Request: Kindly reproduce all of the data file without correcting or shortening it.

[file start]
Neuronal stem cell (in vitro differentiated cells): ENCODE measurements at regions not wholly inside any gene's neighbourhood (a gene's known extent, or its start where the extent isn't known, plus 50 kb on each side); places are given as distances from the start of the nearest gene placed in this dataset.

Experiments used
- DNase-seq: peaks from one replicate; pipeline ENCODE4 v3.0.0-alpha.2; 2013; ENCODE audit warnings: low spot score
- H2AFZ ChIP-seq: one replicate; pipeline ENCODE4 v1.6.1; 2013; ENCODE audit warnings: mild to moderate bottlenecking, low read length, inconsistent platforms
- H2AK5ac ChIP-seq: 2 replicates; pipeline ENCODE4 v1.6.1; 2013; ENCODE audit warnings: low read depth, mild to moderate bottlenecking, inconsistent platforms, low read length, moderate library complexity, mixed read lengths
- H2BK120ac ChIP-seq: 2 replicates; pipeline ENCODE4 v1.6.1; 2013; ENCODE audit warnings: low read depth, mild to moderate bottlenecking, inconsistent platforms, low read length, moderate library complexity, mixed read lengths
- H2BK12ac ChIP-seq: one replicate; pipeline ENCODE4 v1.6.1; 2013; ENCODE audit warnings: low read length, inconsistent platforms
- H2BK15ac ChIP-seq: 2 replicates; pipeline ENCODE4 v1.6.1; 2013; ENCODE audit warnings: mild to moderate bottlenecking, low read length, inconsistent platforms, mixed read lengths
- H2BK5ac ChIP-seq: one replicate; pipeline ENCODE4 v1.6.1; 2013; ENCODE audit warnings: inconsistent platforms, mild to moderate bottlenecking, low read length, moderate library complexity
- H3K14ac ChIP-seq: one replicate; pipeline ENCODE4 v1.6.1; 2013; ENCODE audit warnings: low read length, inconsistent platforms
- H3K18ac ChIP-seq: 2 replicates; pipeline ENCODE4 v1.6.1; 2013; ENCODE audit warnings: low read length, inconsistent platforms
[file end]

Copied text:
Neuronal stem cell (in vitro differentiated cells): ENCODE measurements at regions not wholly inside any gene's neighbourhood (a gene's known extent, or its start where the extent isn't known, plus 50 kb on each side); places are given as distances from the start of the nearest gene placed in this dataset.

Experiments used
- DNase-seq: peaks from one replicate; pipeline ENCODE4 v3.0.0-alpha.2; 2013; ENCODE audit warnings: low spot score
- H2AFZ ChIP-seq: one replicate; pipeline ENCODE4 v1.6.1; 2013; ENCODE audit warnings: mild to moderate bottlenecking, low read length, inconsistent platforms
- H2AK5ac ChIP-seq: 2 replicates; pipeline ENCODE4 v1.6.1; 2013; ENCODE audit warnings: low read depth, mild to moderate bottlenecking, inconsistent platforms, low read length, moderate library complexity, mixed read lengths
- H2BK120ac ChIP-seq: 2 replicates; pipeline ENCODE4 v1.6.1; 2013; ENCODE audit warnings: low read depth, mild to moderate bottlenecking, inconsistent platforms, low read length, moderate library complexity, mixed read lengths
- H2BK12ac ChIP-seq: one replicate; pipeline ENCODE4 v1.6.1; 2013; ENCODE audit warnings: low read length, inconsistent platforms
- H2BK15ac ChIP-seq: 2 replicates; pipeline ENCODE4 v1.6.1; 2013; ENCODE audit warnings: mild to moderate bottlenecking, low read length, inconsistent platforms, mixed read lengths
- H2BK5ac ChIP-seq: one replicate; pipeline ENCODE4 v1.6.1; 2013; ENCODE audit warnings: inconsistent platforms, mild to moderate bottlenecking, low read length, moderate library complexity
- H3K14ac ChIP-seq: one replicate; pipeline ENCODE4 v1.6.1; 2013; ENCODE audit warnings: low read length, inconsistent platforms
- H3K18ac ChIP-seq: 2 replicates; pipeline ENCODE4 v1.6.1; 2013; ENCODE audit warnings: low read length, inconsistent platforms